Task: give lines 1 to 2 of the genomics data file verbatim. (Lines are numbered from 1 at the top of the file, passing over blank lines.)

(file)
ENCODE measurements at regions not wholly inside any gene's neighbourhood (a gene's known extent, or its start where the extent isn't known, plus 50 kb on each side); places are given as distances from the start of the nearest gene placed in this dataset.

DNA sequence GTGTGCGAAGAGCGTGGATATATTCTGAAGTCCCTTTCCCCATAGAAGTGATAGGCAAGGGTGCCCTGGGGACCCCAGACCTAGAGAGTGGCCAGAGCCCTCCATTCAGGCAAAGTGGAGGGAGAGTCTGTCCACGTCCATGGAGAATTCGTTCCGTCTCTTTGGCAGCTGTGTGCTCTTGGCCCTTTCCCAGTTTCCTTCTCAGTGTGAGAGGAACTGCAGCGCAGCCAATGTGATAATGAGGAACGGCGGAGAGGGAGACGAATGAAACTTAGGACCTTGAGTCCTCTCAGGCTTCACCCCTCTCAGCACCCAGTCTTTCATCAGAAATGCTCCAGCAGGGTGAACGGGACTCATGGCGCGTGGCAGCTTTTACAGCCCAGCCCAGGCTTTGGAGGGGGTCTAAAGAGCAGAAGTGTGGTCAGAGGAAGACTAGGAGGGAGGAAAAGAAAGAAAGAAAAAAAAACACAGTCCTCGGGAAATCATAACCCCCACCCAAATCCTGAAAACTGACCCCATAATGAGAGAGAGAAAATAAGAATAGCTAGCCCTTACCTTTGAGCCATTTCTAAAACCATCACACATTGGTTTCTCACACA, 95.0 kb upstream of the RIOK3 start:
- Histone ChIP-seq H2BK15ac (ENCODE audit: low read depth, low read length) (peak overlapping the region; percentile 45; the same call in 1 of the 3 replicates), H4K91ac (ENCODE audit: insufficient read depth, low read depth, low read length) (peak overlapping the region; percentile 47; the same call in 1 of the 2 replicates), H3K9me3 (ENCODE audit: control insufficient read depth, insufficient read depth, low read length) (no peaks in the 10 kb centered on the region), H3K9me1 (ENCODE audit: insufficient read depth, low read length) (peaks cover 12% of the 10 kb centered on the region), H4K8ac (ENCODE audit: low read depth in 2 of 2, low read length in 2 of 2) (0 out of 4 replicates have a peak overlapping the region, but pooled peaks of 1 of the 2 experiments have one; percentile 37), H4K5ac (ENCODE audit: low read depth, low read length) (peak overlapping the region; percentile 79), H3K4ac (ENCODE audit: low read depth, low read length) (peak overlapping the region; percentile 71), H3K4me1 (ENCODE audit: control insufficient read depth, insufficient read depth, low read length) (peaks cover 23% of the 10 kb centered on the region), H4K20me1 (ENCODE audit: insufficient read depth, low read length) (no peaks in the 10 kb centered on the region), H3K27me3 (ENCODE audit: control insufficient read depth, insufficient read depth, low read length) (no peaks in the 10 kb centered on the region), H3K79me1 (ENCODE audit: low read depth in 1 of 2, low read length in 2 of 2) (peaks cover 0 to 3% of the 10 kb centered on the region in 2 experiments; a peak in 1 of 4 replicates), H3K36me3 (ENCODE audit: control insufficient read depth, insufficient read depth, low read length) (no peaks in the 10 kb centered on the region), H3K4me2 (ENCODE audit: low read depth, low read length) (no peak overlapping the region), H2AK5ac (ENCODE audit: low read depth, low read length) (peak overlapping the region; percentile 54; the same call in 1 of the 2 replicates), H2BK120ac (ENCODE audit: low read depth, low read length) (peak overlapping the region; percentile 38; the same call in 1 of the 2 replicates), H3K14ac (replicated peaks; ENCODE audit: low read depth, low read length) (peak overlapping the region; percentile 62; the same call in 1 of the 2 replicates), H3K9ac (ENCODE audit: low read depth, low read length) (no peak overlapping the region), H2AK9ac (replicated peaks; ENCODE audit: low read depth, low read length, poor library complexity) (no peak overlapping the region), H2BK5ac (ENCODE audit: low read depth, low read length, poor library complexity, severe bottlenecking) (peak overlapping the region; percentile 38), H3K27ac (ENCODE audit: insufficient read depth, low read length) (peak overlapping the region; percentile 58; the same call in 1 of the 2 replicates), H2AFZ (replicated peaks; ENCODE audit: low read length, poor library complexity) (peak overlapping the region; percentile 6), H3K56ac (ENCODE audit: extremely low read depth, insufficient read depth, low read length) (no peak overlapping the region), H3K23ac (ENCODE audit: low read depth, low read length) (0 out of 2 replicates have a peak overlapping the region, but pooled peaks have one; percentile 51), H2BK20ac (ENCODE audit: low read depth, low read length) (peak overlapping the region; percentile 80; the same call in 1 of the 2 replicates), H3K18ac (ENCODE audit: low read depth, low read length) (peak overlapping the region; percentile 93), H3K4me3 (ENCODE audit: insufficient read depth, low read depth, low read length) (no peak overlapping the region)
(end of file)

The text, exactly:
ENCODE measurements at regions not wholly inside any gene's neighbourhood (a gene's known extent, or its start where the extent isn't known, plus 50 kb on each side); places are given as distances from the start of the nearest gene placed in this dataset.

DNA sequence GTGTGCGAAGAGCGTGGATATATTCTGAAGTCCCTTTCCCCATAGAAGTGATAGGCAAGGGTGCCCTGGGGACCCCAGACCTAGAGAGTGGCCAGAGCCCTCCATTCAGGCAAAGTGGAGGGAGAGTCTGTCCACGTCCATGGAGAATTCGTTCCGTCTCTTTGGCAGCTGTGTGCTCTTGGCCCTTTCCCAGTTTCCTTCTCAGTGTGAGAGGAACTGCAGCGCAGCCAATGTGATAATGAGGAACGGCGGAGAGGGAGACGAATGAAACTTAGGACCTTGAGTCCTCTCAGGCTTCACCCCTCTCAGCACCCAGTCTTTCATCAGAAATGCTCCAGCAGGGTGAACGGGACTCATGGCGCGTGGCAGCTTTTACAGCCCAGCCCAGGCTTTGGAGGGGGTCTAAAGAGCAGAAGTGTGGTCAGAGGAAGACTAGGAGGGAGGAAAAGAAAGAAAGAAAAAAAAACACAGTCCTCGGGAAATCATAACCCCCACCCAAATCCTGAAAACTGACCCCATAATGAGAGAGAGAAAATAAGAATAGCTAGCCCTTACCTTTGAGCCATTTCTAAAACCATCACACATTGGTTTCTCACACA, 95.0 kb upstream of the RIOK3 start: